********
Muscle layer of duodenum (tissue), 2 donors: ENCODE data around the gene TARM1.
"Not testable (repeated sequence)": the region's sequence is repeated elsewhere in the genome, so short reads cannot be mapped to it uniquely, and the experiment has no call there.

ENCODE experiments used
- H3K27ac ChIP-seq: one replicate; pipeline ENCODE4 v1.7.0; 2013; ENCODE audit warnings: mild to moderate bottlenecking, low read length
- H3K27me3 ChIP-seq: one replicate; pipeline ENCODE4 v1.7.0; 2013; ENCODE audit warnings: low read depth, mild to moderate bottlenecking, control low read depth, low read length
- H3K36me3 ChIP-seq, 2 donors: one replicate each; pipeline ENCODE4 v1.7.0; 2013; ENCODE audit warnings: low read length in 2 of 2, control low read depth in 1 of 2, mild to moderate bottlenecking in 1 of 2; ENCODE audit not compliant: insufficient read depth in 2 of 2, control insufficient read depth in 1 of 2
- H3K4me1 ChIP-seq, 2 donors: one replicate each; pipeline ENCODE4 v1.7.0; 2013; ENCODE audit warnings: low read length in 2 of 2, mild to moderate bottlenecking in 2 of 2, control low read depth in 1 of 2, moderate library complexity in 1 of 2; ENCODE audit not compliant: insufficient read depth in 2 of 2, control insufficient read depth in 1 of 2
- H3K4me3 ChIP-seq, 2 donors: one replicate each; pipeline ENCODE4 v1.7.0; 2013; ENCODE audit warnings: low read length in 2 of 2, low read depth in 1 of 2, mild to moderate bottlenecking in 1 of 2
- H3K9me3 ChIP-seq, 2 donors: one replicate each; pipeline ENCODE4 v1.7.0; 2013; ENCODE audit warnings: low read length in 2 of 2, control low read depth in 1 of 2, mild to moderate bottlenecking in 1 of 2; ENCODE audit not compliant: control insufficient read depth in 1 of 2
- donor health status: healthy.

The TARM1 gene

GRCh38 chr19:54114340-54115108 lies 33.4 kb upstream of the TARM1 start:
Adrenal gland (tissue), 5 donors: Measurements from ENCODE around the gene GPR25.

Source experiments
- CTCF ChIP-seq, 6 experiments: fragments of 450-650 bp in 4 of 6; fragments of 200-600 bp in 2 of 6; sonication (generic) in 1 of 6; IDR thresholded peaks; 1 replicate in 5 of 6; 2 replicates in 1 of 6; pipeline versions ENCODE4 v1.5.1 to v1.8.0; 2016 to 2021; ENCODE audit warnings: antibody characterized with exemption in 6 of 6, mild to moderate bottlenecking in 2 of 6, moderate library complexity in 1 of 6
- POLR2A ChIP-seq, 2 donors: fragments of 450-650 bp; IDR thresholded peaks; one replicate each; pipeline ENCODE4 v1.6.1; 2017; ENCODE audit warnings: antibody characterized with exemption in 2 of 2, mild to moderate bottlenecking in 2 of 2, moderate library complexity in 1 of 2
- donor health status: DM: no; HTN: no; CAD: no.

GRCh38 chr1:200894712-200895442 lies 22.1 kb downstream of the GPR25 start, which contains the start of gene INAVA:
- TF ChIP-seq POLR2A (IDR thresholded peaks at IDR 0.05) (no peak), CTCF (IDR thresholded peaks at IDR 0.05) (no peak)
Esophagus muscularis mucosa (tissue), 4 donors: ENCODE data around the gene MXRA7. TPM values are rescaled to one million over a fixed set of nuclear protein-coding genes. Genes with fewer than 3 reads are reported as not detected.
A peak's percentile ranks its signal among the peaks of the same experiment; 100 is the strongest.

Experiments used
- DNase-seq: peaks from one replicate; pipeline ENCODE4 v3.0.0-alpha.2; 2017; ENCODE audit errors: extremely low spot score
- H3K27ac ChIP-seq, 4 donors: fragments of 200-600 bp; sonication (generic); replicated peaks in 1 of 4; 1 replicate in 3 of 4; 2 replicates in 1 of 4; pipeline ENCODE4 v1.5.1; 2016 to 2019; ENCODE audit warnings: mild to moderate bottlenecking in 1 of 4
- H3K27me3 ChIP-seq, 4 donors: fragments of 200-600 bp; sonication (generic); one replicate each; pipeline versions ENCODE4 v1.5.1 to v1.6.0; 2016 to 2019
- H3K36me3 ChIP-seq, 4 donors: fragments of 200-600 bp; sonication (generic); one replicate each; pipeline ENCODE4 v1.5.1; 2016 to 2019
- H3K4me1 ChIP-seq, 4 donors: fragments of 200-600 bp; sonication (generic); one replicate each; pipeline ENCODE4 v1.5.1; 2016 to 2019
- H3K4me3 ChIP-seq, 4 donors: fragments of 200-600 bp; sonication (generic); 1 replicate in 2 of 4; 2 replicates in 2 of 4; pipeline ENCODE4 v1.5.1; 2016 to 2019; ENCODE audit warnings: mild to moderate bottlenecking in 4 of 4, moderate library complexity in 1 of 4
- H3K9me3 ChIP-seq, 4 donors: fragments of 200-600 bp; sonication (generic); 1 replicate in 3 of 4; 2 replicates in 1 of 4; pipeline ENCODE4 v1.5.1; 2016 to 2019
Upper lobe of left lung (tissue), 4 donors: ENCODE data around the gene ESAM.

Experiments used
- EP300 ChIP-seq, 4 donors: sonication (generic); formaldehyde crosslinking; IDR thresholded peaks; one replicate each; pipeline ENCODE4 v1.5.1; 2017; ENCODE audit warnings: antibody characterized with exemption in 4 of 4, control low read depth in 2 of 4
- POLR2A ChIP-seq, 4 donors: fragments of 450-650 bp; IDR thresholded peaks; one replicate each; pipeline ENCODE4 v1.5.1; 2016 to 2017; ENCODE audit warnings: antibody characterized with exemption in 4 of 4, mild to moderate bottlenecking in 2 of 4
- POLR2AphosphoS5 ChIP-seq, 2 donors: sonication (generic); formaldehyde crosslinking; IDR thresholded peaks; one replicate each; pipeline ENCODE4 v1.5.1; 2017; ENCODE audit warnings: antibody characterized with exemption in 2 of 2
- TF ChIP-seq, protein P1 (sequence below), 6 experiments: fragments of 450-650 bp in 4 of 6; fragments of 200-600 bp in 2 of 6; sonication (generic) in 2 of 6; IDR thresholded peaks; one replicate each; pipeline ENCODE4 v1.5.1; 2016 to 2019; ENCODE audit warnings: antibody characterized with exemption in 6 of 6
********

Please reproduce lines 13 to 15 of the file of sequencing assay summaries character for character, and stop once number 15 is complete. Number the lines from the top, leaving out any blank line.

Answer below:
Adrenal gland (tissue), 5 donors: Measurements from ENCODE around the gene GPR25.

Source experiments
- CTCF ChIP-seq, 6 experiments: fragments of 450-650 bp in 4 of 6; fragments of 200-600 bp in 2 of 6; sonication (generic) in 1 of 6; IDR thresholded peaks; 1 replicate in 5 of 6; 2 replicates in 1 of 6; pipeline versions ENCODE4 v1.5.1 to v1.8.0; 2016 to 2021; ENCODE audit warnings: antibody characterized with exemption in 6 of 6, mild to moderate bottlenecking in 2 of 6, moderate library complexity in 1 of 6